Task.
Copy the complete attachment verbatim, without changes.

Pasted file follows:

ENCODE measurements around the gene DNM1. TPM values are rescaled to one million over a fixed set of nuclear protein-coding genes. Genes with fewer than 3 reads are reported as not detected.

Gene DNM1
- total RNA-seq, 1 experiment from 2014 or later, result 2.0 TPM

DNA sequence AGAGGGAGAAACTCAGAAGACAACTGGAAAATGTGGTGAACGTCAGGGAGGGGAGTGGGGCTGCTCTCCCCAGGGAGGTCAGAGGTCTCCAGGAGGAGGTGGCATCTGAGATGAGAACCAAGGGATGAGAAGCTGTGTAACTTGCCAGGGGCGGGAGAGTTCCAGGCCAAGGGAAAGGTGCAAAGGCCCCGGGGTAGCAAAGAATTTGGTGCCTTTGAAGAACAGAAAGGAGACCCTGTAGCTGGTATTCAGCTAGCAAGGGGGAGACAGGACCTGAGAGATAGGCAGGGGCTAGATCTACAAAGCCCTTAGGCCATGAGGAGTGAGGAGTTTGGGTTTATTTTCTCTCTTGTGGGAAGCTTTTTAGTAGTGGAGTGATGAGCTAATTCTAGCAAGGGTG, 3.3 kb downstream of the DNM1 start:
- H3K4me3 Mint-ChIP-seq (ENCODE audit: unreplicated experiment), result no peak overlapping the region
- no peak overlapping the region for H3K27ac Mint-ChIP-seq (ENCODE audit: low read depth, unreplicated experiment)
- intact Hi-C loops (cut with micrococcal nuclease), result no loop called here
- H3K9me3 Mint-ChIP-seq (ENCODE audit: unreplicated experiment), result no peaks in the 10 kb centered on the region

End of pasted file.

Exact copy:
ENCODE measurements around the gene DNM1. TPM values are rescaled to one million over a fixed set of nuclear protein-coding genes. Genes with fewer than 3 reads are reported as not detected.

Gene DNM1
- total RNA-seq, 1 experiment from 2014 or later, result 2.0 TPM

DNA sequence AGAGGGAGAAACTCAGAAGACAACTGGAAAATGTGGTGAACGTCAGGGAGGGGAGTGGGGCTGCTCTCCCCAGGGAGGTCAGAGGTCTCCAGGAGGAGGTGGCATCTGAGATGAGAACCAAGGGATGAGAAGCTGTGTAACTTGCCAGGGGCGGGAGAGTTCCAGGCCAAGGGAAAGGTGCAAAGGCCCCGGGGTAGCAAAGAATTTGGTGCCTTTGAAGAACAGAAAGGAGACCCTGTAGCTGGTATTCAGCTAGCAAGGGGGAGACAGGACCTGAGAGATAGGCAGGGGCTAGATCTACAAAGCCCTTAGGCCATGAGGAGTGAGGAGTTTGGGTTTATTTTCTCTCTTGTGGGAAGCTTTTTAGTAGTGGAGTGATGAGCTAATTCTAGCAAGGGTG, 3.3 kb downstream of the DNM1 start:
- H3K4me3 Mint-ChIP-seq (ENCODE audit: unreplicated experiment), result no peak overlapping the region
- no peak overlapping the region for H3K27ac Mint-ChIP-seq (ENCODE audit: low read depth, unreplicated experiment)
- intact Hi-C loops (cut with micrococcal nuclease), result no loop called here
- H3K9me3 Mint-ChIP-seq (ENCODE audit: unreplicated experiment), result no peaks in the 10 kb centered on the region